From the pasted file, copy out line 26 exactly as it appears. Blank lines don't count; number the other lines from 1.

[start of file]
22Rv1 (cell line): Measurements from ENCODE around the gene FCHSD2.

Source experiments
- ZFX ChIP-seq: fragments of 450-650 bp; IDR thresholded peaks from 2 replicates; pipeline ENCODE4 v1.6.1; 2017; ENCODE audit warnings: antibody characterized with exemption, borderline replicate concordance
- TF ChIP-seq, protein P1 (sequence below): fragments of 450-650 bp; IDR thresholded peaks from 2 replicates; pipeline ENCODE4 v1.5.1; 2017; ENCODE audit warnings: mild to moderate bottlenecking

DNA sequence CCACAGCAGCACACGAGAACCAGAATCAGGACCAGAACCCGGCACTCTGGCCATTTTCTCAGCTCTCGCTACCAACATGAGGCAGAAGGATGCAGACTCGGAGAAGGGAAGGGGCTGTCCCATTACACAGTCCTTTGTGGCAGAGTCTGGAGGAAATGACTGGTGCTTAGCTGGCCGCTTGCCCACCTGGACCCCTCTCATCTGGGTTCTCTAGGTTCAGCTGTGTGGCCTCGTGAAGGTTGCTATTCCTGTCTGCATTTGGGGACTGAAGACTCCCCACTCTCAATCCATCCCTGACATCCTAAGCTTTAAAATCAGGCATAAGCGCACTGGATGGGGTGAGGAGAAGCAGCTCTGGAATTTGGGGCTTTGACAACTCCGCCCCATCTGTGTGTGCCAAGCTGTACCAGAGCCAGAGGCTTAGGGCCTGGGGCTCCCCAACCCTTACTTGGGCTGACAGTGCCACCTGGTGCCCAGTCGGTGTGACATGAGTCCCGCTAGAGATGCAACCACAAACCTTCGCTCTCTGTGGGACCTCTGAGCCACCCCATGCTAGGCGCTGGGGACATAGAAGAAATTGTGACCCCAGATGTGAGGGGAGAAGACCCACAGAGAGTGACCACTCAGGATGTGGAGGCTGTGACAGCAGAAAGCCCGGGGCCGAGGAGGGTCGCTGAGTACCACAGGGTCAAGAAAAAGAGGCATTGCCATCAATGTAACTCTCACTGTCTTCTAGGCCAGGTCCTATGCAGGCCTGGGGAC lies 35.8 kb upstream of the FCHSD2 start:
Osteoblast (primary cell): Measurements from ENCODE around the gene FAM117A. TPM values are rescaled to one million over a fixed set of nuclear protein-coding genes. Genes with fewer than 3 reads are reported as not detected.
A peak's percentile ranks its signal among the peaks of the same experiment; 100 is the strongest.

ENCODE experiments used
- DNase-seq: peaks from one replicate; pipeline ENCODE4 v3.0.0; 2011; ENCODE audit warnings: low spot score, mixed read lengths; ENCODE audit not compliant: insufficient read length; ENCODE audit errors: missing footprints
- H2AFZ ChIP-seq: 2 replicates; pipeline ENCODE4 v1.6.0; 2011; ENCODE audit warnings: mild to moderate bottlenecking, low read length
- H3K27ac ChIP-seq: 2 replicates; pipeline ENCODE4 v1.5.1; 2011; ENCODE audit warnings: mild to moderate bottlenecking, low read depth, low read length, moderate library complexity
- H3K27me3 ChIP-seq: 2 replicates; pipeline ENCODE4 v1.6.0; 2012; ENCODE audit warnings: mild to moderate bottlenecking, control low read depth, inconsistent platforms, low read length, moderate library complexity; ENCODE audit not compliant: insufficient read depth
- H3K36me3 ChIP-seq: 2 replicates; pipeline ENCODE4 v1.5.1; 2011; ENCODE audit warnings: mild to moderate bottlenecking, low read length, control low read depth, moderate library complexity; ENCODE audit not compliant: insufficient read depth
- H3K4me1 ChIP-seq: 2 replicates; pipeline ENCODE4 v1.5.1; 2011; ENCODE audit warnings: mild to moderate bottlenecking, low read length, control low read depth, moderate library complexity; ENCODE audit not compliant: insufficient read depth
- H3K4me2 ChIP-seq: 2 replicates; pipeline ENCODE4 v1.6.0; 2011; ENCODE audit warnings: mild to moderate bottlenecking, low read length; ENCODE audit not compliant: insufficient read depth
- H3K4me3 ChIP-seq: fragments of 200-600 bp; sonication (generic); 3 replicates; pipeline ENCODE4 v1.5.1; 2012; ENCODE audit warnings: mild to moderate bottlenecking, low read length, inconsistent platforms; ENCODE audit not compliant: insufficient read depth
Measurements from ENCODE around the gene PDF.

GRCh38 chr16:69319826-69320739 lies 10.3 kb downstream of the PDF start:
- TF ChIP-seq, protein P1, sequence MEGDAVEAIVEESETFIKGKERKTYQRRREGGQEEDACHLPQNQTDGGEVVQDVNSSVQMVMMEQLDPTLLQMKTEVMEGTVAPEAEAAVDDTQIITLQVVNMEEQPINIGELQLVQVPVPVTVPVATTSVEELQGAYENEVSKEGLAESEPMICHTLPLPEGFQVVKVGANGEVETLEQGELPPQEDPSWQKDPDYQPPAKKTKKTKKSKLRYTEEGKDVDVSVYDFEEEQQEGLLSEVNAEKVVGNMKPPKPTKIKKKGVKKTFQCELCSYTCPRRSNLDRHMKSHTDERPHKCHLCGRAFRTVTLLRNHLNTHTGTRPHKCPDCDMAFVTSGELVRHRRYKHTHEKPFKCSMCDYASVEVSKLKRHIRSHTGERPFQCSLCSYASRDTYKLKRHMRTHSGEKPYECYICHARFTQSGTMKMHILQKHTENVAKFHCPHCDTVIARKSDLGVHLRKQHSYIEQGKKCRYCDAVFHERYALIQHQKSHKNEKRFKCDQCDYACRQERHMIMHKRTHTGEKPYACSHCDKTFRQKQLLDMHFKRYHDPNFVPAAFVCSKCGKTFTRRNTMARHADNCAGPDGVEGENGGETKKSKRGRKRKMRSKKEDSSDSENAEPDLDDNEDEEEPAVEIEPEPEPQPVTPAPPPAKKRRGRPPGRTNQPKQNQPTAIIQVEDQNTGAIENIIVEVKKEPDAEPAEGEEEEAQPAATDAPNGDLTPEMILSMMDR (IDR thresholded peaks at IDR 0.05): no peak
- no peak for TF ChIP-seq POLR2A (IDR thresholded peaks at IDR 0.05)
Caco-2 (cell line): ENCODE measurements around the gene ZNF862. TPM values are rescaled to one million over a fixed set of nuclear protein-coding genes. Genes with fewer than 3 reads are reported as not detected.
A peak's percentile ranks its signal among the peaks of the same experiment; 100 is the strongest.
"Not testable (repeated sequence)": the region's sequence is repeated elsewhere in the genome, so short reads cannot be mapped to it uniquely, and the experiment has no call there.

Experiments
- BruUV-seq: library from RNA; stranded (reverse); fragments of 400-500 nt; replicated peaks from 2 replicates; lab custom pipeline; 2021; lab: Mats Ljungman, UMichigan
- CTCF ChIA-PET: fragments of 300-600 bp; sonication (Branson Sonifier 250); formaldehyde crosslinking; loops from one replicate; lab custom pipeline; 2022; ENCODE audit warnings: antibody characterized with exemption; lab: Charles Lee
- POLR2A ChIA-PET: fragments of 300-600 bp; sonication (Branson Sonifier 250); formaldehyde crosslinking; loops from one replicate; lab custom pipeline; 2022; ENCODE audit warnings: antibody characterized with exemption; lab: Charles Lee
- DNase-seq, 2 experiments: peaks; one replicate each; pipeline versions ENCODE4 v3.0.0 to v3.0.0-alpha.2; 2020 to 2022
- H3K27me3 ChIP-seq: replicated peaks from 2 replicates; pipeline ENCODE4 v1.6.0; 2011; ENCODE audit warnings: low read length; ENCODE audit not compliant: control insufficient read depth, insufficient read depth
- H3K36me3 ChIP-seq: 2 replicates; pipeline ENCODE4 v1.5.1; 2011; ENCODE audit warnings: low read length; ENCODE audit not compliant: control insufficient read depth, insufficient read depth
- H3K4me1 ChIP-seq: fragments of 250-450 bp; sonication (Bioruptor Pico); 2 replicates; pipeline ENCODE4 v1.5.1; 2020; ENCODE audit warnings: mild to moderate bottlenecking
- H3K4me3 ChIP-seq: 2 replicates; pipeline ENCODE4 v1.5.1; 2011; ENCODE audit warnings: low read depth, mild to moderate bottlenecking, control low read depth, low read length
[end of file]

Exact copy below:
- CTCF ChIA-PET: fragments of 300-600 bp; sonication (Branson Sonifier 250); formaldehyde crosslinking; loops from one replicate; lab custom pipeline; 2022; ENCODE audit warnings: antibody characterized with exemption; lab: Charles Lee